not enough friction on the bottom pulley
I know this is an old post but I just had to say something. This isn't an rpm issue or a problem with the alternator. It is a mechanical engineering problem. The belt touches the bottom alternator just slightly, maybe 10-20% of its circumference. When you get 20 amps or more of current of welding off that alternator, it may be 30 volts at 20 amps or 600 watts. No matter how tight that belt, you can't transfer almost a horse power with that little bit of surface area. In other words, when you get up to a certain power, the pulley for the welding alternator is slipping. But you can't see that at the time and of course you can't hear it with the engine going and revving up. The easy fix is to swap the two alternators. The one on top doesn't need a lot of power so should do fine in the bottom position. The top pulley has a good wrap with the belt.
The other option is to get a tensioner pulley. They aren't there to keep tension. The real purpose is to make the belt wrap around the pulley more than it would without the tensioner. You would have to get a longer belt though.
Just remember, you might try to weld with up to 80 volts and 100 amps. That is 8,000 watts of power. That is 10 hp. But even if you just wanted 5 hp (plenty for welding most things) then you would need a couple of hundred pounds of bearing force due to the belt tightness. And that is based on 180 degree belt "wrap". In the current setup with only 60 degree wrap, then you would need so much belt tension that the belt would snap.
Anyway, hope this helps.
This is old but I've tried to do this too with a CS130. It just doesn't work. I have mine mounted to an AMC 360 engine that resides in my jeep. I wanted to build an on-board welder but it won't arc. It just sparks. I got my engine up to 4000 rpms and it stil doesn't work. It gets extremely hot but will not weld.
I was really hoping the OP could come back with some updates. My thread about my build is here:
Why not just get a Used HO alt from off a Car audio site, I see them all the time. SInce its not specific to a car (in your case) You can get them.
I had heard you could do this with the CS130s so I gave it a try. The best alternator to use is the Ford's with the external regulator. Simple and easy. I got this one for $10 so I figured I'd give it a shot.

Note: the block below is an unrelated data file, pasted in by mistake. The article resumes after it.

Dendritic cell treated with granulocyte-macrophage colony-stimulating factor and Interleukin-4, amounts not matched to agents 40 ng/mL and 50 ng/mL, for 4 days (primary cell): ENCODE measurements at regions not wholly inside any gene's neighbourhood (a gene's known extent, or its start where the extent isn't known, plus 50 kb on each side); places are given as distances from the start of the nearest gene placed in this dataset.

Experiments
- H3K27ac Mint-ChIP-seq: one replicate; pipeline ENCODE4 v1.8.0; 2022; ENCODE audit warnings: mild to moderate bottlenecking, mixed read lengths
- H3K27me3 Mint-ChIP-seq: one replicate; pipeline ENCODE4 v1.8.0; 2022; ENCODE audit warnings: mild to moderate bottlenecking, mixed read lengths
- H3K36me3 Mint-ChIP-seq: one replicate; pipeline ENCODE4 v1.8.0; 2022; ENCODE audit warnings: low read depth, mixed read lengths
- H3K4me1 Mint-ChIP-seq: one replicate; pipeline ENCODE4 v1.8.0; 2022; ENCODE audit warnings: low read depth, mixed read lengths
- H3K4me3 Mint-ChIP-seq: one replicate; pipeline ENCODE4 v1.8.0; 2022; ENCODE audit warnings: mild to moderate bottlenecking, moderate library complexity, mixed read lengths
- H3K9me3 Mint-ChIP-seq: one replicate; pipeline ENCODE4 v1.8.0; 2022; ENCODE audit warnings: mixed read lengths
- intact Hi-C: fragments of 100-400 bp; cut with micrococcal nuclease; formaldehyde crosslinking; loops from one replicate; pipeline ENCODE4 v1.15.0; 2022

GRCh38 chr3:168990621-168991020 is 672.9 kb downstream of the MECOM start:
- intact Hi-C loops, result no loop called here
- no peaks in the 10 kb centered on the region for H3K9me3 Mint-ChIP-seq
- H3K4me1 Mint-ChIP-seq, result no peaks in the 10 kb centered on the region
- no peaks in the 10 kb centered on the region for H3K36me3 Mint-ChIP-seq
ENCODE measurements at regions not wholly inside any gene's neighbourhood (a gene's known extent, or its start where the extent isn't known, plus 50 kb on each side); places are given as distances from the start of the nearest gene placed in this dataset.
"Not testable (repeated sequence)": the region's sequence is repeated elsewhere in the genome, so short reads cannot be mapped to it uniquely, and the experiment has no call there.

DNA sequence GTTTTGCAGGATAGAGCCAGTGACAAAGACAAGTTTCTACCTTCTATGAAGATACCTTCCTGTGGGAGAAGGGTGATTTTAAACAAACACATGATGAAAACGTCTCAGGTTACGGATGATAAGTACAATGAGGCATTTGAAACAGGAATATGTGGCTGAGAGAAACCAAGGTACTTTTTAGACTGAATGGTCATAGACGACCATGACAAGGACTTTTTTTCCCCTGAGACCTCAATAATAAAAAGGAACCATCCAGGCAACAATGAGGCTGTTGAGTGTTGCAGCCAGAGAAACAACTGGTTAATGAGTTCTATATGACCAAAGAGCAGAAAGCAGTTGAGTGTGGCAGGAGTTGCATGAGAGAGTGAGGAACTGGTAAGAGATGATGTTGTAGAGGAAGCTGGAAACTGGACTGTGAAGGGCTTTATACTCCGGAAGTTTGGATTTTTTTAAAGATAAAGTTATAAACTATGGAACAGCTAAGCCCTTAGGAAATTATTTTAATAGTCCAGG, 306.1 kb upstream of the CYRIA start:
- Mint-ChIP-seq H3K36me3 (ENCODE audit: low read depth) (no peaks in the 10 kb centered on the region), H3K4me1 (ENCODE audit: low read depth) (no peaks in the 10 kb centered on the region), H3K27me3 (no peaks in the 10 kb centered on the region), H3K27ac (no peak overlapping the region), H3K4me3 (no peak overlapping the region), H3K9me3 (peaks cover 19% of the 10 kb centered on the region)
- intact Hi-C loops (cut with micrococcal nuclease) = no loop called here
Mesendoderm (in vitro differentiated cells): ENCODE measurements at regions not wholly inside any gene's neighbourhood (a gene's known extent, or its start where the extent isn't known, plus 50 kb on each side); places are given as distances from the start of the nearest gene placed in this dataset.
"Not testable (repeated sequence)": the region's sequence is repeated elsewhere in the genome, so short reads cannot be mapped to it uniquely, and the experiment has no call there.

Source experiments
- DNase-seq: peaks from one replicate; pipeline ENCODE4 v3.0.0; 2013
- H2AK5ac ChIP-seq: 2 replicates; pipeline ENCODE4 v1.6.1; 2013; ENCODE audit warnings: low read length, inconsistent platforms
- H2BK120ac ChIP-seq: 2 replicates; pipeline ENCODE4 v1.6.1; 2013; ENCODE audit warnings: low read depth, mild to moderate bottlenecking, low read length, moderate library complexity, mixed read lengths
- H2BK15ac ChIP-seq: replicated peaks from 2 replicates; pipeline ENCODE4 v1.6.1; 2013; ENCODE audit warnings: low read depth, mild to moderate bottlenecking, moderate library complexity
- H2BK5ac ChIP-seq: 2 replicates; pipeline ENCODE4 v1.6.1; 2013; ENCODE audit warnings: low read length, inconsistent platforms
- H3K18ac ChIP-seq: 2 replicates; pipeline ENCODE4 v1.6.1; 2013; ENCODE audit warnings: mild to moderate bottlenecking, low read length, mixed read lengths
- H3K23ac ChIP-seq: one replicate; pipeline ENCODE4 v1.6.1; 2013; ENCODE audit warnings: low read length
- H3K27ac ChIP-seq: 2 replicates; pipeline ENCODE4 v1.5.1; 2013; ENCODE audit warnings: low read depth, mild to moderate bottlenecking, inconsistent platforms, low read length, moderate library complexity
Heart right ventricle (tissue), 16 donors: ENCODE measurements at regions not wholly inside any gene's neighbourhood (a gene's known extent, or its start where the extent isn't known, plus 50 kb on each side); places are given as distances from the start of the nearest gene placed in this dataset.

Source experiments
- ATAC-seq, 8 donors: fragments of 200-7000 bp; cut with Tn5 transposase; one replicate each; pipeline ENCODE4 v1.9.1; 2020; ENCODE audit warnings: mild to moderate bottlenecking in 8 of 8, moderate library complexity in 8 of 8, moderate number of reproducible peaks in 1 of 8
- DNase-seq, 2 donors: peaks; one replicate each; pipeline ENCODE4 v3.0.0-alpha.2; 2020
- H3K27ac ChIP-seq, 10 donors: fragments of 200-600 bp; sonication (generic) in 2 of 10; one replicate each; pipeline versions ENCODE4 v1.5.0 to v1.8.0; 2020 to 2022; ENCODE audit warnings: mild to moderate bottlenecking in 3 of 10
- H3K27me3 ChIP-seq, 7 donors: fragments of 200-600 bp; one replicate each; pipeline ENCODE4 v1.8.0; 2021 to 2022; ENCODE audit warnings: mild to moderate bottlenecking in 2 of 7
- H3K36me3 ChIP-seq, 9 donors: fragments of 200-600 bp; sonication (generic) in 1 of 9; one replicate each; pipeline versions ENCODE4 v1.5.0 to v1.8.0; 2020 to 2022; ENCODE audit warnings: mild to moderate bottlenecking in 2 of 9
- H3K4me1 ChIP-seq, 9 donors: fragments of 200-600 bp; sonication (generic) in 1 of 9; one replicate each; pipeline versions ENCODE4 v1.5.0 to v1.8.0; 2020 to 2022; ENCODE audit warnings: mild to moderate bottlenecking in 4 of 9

Also, the voltage coming out was only 29 volts. You'd need at least 60 or better. I'm still hoping the OP will show up with a few answers.
Originally Posted by McCracken
Lol mine to, never got it to work, I tried all kinds of stuff,
but never tried a wider belt, its sitting dissembled right now,
I was going to look into the Zena welder, but got side tracked and
needed a welder right then and there ended up getting the
Miller Thunderbolt XL 225 AC/DC stick welder, I set it at 90amps AC
and weld all day with it, - I still want a portable welder, but its
going to be a long time
BTW I hear its better to use 24 volt alternators
also look here
BUILD A $20 PORTABLE DC ARC WELDER
we must be doing something wrong
I figured it out a while back but never came back here with my results. The alternator uses Avalanche diodes. These diodes will not allow welding because of the voltage drop across them. It doesn't matter how fast you get it it'll never weld. The only way to get these to work is to replace the rectifier bridge. That or rig up some other diodes outside of the alternator.
I found the bridge you need. I could only find it at one place. Mobi-Arc. The guys that are already building welders out of alternators for $700+. The cool thing is though that they will sell the bridge for roughly $30. So if you want to build it, you can do it for the cost of the alternator and a $30 rectifier bridge without the Avalanche diodes.
Hope this helps someone.